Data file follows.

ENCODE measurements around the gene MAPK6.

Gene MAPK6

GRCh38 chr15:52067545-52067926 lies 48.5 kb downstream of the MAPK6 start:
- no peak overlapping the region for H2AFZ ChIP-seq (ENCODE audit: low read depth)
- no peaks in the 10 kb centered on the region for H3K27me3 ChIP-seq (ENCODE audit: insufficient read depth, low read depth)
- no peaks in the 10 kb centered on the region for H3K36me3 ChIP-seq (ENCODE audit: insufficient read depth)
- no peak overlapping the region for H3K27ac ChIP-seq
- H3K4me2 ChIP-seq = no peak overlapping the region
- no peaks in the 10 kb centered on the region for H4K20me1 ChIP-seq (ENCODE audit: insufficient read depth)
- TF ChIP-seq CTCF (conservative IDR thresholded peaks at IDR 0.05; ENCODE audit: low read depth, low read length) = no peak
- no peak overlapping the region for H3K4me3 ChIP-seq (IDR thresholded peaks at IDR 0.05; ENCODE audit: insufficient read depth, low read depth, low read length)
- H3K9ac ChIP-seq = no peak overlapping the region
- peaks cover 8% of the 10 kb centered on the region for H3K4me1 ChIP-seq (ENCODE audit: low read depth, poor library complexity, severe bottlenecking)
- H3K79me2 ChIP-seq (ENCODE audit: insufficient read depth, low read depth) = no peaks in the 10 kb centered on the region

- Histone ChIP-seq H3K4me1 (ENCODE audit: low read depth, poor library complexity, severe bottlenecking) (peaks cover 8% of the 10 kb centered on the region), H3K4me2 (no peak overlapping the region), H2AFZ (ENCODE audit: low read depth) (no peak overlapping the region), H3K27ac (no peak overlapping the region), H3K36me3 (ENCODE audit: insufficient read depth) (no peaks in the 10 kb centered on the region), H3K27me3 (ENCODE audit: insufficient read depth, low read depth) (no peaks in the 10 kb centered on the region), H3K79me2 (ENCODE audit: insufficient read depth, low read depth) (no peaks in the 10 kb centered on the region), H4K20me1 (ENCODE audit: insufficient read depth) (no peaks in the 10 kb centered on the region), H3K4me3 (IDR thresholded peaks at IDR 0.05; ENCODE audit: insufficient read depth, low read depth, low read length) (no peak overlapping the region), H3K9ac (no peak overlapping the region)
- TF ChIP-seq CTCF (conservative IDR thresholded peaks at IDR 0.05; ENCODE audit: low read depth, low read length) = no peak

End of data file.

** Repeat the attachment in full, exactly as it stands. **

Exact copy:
ENCODE measurements around the gene MAPK6.

Gene MAPK6

GRCh38 chr15:52067545-52067926 lies 48.5 kb downstream of the MAPK6 start:
- no peak overlapping the region for H2AFZ ChIP-seq (ENCODE audit: low read depth)
- no peaks in the 10 kb centered on the region for H3K27me3 ChIP-seq (ENCODE audit: insufficient read depth, low read depth)
- no peaks in the 10 kb centered on the region for H3K36me3 ChIP-seq (ENCODE audit: insufficient read depth)
- no peak overlapping the region for H3K27ac ChIP-seq
- H3K4me2 ChIP-seq = no peak overlapping the region
- no peaks in the 10 kb centered on the region for H4K20me1 ChIP-seq (ENCODE audit: insufficient read depth)
- TF ChIP-seq CTCF (conservative IDR thresholded peaks at IDR 0.05; ENCODE audit: low read depth, low read length) = no peak
- no peak overlapping the region for H3K4me3 ChIP-seq (IDR thresholded peaks at IDR 0.05; ENCODE audit: insufficient read depth, low read depth, low read length)
- H3K9ac ChIP-seq = no peak overlapping the region
- peaks cover 8% of the 10 kb centered on the region for H3K4me1 ChIP-seq (ENCODE audit: low read depth, poor library complexity, severe bottlenecking)
- H3K79me2 ChIP-seq (ENCODE audit: insufficient read depth, low read depth) = no peaks in the 10 kb centered on the region

- Histone ChIP-seq H3K4me1 (ENCODE audit: low read depth, poor library complexity, severe bottlenecking) (peaks cover 8% of the 10 kb centered on the region), H3K4me2 (no peak overlapping the region), H2AFZ (ENCODE audit: low read depth) (no peak overlapping the region), H3K27ac (no peak overlapping the region), H3K36me3 (ENCODE audit: insufficient read depth) (no peaks in the 10 kb centered on the region), H3K27me3 (ENCODE audit: insufficient read depth, low read depth) (no peaks in the 10 kb centered on the region), H3K79me2 (ENCODE audit: insufficient read depth, low read depth) (no peaks in the 10 kb centered on the region), H4K20me1 (ENCODE audit: insufficient read depth) (no peaks in the 10 kb centered on the region), H3K4me3 (IDR thresholded peaks at IDR 0.05; ENCODE audit: insufficient read depth, low read depth, low read length) (no peak overlapping the region), H3K9ac (no peak overlapping the region)
- TF ChIP-seq CTCF (conservative IDR thresholded peaks at IDR 0.05; ENCODE audit: low read depth, low read length) = no peak